4,815

+2.0

Capital Gains Tax (CGT)

390

400

+3.2

Capital Acquisitions Tax (CAT)

405

380

-5.9

Stamp Duty

1,310

1,475

+12.6

Income Tax

15,730

17,045

+8.3

Corporation Tax

4,355

4,380

+0.6

VAT

10,365

10,740

+3.6

Local Taxes

300

550

+83.3

Total

37,825

40,040

+5.8

Tax Credits

Question No. 80 answered with Question No. 66.

Questions (79)

Michael Healy-Rae

Question:

79. Deputy Michael Healy-Rae asked the Minister for Finance if he has any proposal to remove the single parent tax credit from the parent who is deemed to be the secondary carer. [45516/13]

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Written answers (Question to Finance)

The position is that the One-Parent Family Tax Credit is being replaced with a new Single Person Child Carer Tax Credit from 1 January 2014. The Single Person Child Carer Tax Credit will be of the same value, i.e. €1,650, as the existing One-Parent Family Tax Credit and will also carry the same entitlement to the extended standard rate tax band of €36,800 per annum. The new credit will be targeted such that it is available only to the primary carer of the child. A maximum of one credit will be available per single carer/claimant, regardless of whether he or she cares for more than one child. This is the same condition that applies to the current One-Parent Family Tax Credit. Allocation of childcare responsibilities is primarily for parents to agree. Practical implementation issues are being considered as part of the Finance Bill process.

Question No. 80 answered with Question No. 66.

Tax Reliefs Application

Questions (81)

Róisín Shortall

Question:

81. Deputy Róisín Shortall asked the Minister for Finance further to his comments in Limerick on 18 September 2013, the nature of the deal which he expected to make with the pensions industry in respect of the promised introduction of a cap on a pension tax relief. [45528/13]

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Written answers (Question to Finance)

In Budget 2013, I made a number of commitments in relation to the tax provisions affecting supplementary pension provision. I said that tax relief on pension contributions would continue at the marginal rate of tax. In addition, I gave an undertaking that the 0.6% pension fund levy would not be renewed after 2014. I considered that I was in a position to make these significant commitments on foot, among other things, of proposals in late 2012 from the pensions sector for changes to the Standard Fund Threshold (SFT) regime, as an alternative to standard rating of pension tax relief, which it was claimed would yield savings and tax revenues in the region of €400 million. Pending further analysis of this claim, I included a much lower figure of €250 million in the Budget 2013 arithmetic. That analysis has since revealed significant downside risks to the achievement of even this lower level of yield or savings. The estimate of the yield from the changes to the SFT regime which I announced in last week’s Budget is €120 million. These changes differ in some respects from those proposed by the pensions sector and reflect, on legal advice, the requirement to protect pension rights at the date of change. In addition, valuation factors to place a value on Defined Benefit pensions for SFT purposes will vary with the age at which the pensions are drawn down thereby improving equity within the regime.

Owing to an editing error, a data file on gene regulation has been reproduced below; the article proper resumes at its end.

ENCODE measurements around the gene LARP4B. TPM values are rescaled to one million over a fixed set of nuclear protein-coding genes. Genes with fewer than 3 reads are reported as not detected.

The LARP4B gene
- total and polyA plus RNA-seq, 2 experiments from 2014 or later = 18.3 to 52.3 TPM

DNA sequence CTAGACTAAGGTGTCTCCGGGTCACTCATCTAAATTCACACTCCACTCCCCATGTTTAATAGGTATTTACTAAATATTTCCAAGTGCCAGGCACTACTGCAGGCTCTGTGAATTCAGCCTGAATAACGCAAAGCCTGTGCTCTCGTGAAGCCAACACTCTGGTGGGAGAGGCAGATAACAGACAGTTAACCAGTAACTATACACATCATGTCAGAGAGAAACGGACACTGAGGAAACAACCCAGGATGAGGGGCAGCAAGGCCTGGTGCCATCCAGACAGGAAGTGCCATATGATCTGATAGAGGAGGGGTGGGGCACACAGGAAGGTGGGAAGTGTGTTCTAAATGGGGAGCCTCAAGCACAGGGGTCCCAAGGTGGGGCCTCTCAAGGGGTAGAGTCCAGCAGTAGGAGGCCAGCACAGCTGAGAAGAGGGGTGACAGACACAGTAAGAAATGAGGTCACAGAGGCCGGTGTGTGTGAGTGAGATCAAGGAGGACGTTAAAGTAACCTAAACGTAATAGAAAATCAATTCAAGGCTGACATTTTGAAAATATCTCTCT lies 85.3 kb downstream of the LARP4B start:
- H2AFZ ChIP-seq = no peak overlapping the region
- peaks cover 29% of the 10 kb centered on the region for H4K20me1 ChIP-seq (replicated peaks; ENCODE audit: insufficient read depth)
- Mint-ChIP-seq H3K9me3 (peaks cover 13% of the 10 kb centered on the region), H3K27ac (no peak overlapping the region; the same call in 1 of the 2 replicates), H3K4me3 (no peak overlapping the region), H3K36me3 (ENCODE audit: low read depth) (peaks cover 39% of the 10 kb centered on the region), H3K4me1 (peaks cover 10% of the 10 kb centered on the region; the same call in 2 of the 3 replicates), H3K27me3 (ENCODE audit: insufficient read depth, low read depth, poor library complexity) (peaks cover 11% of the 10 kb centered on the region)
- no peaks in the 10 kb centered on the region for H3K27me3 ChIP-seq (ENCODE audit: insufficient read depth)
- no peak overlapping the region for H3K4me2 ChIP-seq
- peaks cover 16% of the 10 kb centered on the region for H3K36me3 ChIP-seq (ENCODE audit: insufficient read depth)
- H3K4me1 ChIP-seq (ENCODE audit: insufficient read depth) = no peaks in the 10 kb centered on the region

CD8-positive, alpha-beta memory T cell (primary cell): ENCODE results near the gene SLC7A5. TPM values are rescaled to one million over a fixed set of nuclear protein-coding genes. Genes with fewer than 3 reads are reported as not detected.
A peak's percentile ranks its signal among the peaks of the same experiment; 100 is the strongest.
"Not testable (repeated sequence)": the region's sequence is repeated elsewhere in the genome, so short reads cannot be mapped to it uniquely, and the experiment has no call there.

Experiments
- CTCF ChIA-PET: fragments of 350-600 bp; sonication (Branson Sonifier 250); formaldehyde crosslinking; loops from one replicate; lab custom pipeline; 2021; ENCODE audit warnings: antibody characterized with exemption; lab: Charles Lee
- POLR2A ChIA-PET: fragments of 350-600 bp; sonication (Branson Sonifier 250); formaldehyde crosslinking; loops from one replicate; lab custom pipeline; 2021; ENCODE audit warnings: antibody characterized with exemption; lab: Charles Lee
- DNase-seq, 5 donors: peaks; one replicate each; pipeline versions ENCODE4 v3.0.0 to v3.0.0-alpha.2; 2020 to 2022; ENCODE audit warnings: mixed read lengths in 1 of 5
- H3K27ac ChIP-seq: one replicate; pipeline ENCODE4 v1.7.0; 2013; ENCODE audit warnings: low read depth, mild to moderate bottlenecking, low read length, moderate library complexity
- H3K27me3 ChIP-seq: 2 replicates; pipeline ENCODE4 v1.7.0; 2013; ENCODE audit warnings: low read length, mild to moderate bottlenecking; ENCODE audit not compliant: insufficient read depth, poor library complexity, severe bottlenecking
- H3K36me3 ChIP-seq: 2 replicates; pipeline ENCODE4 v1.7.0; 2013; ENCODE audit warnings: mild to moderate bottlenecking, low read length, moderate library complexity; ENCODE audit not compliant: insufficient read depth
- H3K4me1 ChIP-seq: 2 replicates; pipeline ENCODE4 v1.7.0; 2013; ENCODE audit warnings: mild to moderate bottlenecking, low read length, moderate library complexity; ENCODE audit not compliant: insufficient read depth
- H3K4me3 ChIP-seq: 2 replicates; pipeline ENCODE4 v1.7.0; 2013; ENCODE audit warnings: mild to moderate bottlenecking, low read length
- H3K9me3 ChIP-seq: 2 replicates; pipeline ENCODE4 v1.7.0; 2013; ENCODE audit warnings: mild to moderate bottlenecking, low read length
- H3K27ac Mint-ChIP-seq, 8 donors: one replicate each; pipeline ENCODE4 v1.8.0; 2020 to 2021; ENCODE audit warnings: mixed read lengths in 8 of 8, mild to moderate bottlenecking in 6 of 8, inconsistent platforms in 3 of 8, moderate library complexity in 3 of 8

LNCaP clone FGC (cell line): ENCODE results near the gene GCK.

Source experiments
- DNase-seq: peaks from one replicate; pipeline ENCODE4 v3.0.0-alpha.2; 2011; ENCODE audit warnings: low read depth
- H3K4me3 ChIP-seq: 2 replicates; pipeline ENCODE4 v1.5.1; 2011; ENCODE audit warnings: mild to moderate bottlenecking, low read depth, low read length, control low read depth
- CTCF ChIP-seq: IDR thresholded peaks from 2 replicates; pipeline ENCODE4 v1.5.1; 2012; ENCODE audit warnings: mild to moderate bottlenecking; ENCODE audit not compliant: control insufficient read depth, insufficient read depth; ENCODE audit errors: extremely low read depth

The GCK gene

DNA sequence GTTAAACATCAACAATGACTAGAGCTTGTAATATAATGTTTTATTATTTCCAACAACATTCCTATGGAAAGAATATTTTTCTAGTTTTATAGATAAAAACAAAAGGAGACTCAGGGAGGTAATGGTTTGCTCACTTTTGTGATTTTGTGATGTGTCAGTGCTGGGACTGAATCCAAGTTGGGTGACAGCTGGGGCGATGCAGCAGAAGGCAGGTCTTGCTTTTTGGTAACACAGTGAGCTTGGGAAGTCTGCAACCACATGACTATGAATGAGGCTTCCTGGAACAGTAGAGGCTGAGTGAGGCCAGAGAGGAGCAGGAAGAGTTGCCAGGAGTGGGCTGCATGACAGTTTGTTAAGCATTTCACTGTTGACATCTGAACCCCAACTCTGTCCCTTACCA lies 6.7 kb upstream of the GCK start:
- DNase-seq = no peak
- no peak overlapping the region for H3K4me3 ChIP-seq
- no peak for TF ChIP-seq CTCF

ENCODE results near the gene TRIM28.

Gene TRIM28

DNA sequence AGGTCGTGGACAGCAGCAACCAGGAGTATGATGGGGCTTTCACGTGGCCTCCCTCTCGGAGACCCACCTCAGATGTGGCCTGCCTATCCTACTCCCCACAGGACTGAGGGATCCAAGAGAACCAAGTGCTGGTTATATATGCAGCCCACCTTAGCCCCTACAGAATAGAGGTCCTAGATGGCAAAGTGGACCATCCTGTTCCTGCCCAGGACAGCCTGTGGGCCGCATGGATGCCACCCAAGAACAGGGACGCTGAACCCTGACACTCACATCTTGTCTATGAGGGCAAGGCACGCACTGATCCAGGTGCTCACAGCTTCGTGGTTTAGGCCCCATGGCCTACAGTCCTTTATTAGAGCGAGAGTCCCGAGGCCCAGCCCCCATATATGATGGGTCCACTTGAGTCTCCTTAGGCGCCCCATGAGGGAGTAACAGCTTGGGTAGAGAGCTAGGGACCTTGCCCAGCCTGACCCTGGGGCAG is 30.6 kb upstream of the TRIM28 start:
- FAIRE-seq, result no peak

I would not categorise my engagement with the pensions sector on this matter as a “deal”, in the manner suggested by the Deputy. However, the assessment that the changes to the SFT regime required to deliver on the Budget 2013 commitment to cap taxpayer subsidies to higher value pensions would have a considerably lower yield than originally put forward, meant that the achievement of the overall budgetary objectives (including the continuation of the reduced VAT rate for the tourism sector and to make provision for potential State liabilities which may emerge from pre-existing or future pension fund difficulties) necessitated the imposition of the additional 0.15% pension fund levy for 2014 and 2015.

Pensions Levy Issues

Questions (82)

Róisín Shortall

Question:

82. Deputy Róisín Shortall asked the Minister for Finance the basis for his decision to increase the pension levy in budget 2014; the expected yield from this measure; and the purpose to which he intends to put these funds. [45529/13]

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Written answers (Question to Finance)